One of the current barriers to household recycling is the high rate of contaminated waste material being placed in blue bins.
What is contamination?
When materials are wet or covered in food, they are contaminated and they are rejected at the recycling plants. They then have to be sent to energy from waste or landfill. You can also contaminate your recyclable material by putting items like paint tins or used nappies into your blue bin.
Contamination is caused when householders place liquids, food and wet paper/cardboard into their blue bin. Unfortunately even one householder placing, for example, a carton of milk or bottle of juice into their blue bin can contaminate an entire waste lorry full of blue bin materials. This means that wet, contaminated products are rejected for recycling and have to be sent to landfill or energy from waste (incinerator).
For details on what should and shouldn't be placed in blue bins, please visit:
What's changing from June 2022?
To help make it easier for households to recycle, a new green recycling bin service is being introduced to West Lothian households from next summer which will help to increase recycling and reduce the amount of waste sent to landfill.
- The new 240 litre green bin - the same size as the current blue bin - will be collected every four weeks.
- Plastics and metal will be placed in the new green bin.
- Once green bins are in place, only paper and card will be placed in the blue bin which will also be collected every four weeks.
The introduction of a green bin will allow residents to separate their waste better, resulting in less contamination.
This will provide households with a fortnightly grey bin collection service and a fortnightly recyclable material collection, as occurs at present. The difference from next summer is that the recyclable material collections would alter between green and blue bins, to enable the different material types to be collected separately.
The council will make a bid to Zero Waste Scotland to fund the one-off project for the supply and delivery of new bins for over 82,000 homes. This will also enable the council to be aligned with the Scottish government's Charter for Household Recycling. The Council Executive also approved funding for increasing engagement in communities to help to support communities/households to improve.
Increasing the West Lothian recycling rate
Recycling rates in West Lothian have increased steadily over recent years and increased significantly since the introduction of slim grey bins in 2017. Approximately 8,500 tonnes more materials were recycled in 2019 compared to 2016 and this has translated to a rise in the council's annual recycling rate from 48.5% to 58.2% (latest official figure 2019: SEPA).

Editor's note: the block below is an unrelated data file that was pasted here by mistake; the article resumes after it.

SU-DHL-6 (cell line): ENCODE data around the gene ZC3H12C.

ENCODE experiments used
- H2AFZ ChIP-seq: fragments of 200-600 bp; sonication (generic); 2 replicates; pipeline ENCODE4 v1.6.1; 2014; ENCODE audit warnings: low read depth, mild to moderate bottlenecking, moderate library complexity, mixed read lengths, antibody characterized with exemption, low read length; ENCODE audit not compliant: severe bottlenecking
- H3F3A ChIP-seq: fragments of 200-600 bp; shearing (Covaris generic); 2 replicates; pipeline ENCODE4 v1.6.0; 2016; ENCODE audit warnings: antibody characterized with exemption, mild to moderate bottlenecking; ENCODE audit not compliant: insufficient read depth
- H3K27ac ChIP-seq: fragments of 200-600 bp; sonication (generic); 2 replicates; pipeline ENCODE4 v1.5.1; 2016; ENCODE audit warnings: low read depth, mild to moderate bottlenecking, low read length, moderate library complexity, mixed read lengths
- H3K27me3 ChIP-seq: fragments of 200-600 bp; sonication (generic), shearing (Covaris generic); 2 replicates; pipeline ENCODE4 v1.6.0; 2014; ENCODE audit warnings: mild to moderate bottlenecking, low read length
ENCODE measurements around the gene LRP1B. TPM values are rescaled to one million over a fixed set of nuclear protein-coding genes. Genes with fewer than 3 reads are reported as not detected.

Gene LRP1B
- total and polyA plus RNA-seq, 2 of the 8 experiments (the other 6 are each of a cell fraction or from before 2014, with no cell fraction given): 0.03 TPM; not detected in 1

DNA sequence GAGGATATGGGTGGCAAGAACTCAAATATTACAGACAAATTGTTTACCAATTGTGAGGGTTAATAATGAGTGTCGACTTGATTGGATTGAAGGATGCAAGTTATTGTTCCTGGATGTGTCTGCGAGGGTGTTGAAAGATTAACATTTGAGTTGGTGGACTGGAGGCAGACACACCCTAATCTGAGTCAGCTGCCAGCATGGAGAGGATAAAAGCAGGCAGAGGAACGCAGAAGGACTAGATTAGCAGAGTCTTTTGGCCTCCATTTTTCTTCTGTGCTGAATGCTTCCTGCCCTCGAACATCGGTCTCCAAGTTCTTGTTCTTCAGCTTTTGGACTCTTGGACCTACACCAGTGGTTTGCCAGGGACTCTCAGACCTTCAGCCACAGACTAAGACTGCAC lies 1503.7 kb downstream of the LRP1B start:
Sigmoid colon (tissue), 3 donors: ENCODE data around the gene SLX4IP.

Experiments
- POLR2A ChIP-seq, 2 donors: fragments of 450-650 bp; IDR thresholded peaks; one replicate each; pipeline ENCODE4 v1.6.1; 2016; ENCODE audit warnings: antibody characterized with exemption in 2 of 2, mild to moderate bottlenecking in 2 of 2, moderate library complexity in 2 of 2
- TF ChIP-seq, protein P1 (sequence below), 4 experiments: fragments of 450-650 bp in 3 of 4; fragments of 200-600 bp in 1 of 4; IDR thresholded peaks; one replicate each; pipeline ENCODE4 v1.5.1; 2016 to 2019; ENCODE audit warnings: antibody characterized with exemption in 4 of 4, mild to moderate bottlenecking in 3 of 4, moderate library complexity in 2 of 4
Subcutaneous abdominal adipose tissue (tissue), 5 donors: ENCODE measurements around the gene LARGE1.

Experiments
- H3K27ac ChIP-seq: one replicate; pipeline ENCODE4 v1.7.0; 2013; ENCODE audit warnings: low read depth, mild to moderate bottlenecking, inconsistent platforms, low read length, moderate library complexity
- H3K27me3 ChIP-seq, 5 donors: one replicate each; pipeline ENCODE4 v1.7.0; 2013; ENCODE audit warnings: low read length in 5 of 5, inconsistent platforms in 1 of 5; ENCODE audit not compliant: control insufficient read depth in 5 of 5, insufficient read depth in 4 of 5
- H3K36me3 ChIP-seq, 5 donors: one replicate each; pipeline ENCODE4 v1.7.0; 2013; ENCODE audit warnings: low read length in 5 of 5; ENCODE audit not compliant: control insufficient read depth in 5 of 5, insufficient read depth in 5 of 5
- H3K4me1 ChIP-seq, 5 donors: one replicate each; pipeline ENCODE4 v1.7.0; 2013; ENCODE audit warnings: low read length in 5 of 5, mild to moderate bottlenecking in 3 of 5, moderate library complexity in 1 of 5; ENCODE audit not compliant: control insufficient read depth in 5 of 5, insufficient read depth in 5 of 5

Reducing landfill costs to ensure money is spent on local services
The change results in a budget reduction for the council of around £727,000 per year which was agreed as part of the Transforming Your Council (TYC) process in 2018 - this saving is achieved because sending waste to landfill is hugely expensive. Scottish Government funding continues to be insufficient to meet increasing costs and demands for services. As a result, West Lothian Council will have to put in place budget reduction measures of £9 million this year to meet the shortfall in funding and balance the budget - something the council is legally required to do. It is estimated that between April 2007 and March 2023 West Lothian Council will have made budget savings of over £151 million due to prolonged constraints in Scottish Government funding.
Executive councillor for the environment Tom Conn said:
"The introduction of the slim bins in 2016 has highlighted that changes to bins and the collection service can result in positive changes that help our local environment. This does require behaviour change on the part of local people but the positive results are very clear.
"For improvements to the local and national environment; two things must happen. Householders must be able to access recycling facilities easily but we all, as residents, need to change our behaviour and do the right thing when it comes to taking simple steps to dispose of our waste.
"Ultimately the introduction of the green bin is necessary because too many householders are not doing what is asked for - ensuring that only clean and dry materials are placed in the blue bin.
"We must act to increase further the amount of waste we recycle and the introduction of green bins will help us.
"We, like many people, are committed to improving the environment and cutting back on the impact waste has on the planet.
"We understand that people that put items into their blue bin currently want to help, and they recycle with the best of intentions. But by not ensuring materials are clean and dry the outcome isn't often positive.
"Many other councils in Scotland already have similar arrangements in place and we know this change will reduce contamination and increase the amount we recycle. It will also reduce the amount of money the council has to spend on sending waste to landfill. Money that can be used to improve other local services."